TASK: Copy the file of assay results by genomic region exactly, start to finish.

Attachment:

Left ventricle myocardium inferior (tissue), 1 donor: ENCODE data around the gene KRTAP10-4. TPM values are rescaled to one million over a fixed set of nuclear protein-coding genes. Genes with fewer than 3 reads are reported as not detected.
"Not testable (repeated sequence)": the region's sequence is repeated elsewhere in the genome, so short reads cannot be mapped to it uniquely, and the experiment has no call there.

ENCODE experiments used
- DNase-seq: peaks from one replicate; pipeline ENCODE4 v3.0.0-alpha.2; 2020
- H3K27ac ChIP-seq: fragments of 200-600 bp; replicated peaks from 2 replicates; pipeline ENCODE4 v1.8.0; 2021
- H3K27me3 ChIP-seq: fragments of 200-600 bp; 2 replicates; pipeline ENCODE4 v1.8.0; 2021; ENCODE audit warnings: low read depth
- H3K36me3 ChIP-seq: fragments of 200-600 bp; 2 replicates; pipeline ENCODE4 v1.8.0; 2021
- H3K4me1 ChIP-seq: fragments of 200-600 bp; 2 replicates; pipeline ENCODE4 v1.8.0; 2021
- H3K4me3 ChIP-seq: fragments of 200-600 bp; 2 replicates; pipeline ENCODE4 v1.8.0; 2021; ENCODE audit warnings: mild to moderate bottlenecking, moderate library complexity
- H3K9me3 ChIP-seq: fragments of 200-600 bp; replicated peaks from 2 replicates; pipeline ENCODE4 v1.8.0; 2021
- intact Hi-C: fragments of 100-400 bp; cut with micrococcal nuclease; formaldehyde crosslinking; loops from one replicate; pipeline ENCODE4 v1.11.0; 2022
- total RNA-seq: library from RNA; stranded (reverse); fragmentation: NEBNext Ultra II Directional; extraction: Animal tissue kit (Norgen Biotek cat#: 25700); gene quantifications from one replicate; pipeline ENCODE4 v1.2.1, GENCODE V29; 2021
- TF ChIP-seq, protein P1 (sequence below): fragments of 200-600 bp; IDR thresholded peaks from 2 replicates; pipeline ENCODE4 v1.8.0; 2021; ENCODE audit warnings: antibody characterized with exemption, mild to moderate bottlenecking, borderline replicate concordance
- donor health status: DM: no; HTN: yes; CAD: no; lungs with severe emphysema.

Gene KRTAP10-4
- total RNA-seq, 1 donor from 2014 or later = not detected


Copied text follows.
Left ventricle myocardium inferior (tissue), 1 donor: ENCODE data around the gene KRTAP10-4. TPM values are rescaled to one million over a fixed set of nuclear protein-coding genes. Genes with fewer than 3 reads are reported as not detected.
"Not testable (repeated sequence)": the region's sequence is repeated elsewhere in the genome, so short reads cannot be mapped to it uniquely, and the experiment has no call there.

ENCODE experiments used
- DNase-seq: peaks from one replicate; pipeline ENCODE4 v3.0.0-alpha.2; 2020
- H3K27ac ChIP-seq: fragments of 200-600 bp; replicated peaks from 2 replicates; pipeline ENCODE4 v1.8.0; 2021
- H3K27me3 ChIP-seq: fragments of 200-600 bp; 2 replicates; pipeline ENCODE4 v1.8.0; 2021; ENCODE audit warnings: low read depth
- H3K36me3 ChIP-seq: fragments of 200-600 bp; 2 replicates; pipeline ENCODE4 v1.8.0; 2021
- H3K4me1 ChIP-seq: fragments of 200-600 bp; 2 replicates; pipeline ENCODE4 v1.8.0; 2021
- H3K4me3 ChIP-seq: fragments of 200-600 bp; 2 replicates; pipeline ENCODE4 v1.8.0; 2021; ENCODE audit warnings: mild to moderate bottlenecking, moderate library complexity
- H3K9me3 ChIP-seq: fragments of 200-600 bp; replicated peaks from 2 replicates; pipeline ENCODE4 v1.8.0; 2021
- intact Hi-C: fragments of 100-400 bp; cut with micrococcal nuclease; formaldehyde crosslinking; loops from one replicate; pipeline ENCODE4 v1.11.0; 2022
- total RNA-seq: library from RNA; stranded (reverse); fragmentation: NEBNext Ultra II Directional; extraction: Animal tissue kit (Norgen Biotek cat#: 25700); gene quantifications from one replicate; pipeline ENCODE4 v1.2.1, GENCODE V29; 2021
- TF ChIP-seq, protein P1 (sequence below): fragments of 200-600 bp; IDR thresholded peaks from 2 replicates; pipeline ENCODE4 v1.8.0; 2021; ENCODE audit warnings: antibody characterized with exemption, mild to moderate bottlenecking, borderline replicate concordance
- donor health status: DM: no; HTN: yes; CAD: no; lungs with severe emphysema.

Gene KRTAP10-4
- total RNA-seq, 1 donor from 2014 or later = not detected